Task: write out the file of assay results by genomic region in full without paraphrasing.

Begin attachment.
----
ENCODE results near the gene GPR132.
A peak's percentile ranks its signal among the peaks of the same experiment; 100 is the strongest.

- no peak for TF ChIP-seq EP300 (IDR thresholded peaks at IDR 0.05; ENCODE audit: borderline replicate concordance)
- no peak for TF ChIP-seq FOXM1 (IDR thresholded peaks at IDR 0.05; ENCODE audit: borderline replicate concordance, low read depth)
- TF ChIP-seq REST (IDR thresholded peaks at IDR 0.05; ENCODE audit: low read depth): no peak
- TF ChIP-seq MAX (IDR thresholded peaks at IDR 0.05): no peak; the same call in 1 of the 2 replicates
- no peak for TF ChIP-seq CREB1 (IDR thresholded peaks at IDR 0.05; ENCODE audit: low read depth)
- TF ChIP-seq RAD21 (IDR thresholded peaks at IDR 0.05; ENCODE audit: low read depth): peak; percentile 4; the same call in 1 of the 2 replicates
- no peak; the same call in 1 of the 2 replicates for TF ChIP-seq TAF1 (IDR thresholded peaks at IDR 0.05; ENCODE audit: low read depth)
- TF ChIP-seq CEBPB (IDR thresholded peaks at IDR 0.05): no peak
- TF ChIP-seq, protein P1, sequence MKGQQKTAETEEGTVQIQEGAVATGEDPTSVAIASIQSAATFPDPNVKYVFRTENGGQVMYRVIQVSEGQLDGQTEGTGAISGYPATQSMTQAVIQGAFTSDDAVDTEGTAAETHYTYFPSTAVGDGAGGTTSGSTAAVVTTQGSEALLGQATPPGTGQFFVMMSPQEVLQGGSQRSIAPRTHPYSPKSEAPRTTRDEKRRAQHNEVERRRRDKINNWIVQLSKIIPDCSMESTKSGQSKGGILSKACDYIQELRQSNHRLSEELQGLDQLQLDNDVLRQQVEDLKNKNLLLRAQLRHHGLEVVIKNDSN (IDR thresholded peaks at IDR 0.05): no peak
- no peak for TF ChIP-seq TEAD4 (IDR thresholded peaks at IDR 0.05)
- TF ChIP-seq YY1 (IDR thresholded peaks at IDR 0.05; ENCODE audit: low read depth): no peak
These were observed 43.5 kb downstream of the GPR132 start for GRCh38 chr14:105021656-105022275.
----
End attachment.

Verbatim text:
ENCODE results near the gene GPR132.
A peak's percentile ranks its signal among the peaks of the same experiment; 100 is the strongest.

- no peak for TF ChIP-seq EP300 (IDR thresholded peaks at IDR 0.05; ENCODE audit: borderline replicate concordance)
- no peak for TF ChIP-seq FOXM1 (IDR thresholded peaks at IDR 0.05; ENCODE audit: borderline replicate concordance, low read depth)
- TF ChIP-seq REST (IDR thresholded peaks at IDR 0.05; ENCODE audit: low read depth): no peak
- TF ChIP-seq MAX (IDR thresholded peaks at IDR 0.05): no peak; the same call in 1 of the 2 replicates
- no peak for TF ChIP-seq CREB1 (IDR thresholded peaks at IDR 0.05; ENCODE audit: low read depth)
- TF ChIP-seq RAD21 (IDR thresholded peaks at IDR 0.05; ENCODE audit: low read depth): peak; percentile 4; the same call in 1 of the 2 replicates
- no peak; the same call in 1 of the 2 replicates for TF ChIP-seq TAF1 (IDR thresholded peaks at IDR 0.05; ENCODE audit: low read depth)
- TF ChIP-seq CEBPB (IDR thresholded peaks at IDR 0.05): no peak
- TF ChIP-seq, protein P1, sequence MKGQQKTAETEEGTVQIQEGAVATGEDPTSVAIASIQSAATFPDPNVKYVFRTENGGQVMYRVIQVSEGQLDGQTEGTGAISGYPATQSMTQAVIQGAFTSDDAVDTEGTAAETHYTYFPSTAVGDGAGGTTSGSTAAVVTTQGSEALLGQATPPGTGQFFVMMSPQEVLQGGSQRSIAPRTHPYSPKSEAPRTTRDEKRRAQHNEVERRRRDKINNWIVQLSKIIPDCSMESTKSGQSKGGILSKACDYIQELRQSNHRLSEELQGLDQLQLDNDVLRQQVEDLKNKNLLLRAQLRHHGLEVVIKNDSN (IDR thresholded peaks at IDR 0.05): no peak
- no peak for TF ChIP-seq TEAD4 (IDR thresholded peaks at IDR 0.05)
- TF ChIP-seq YY1 (IDR thresholded peaks at IDR 0.05; ENCODE audit: low read depth): no peak
These were observed 43.5 kb downstream of the GPR132 start for GRCh38 chr14:105021656-105022275.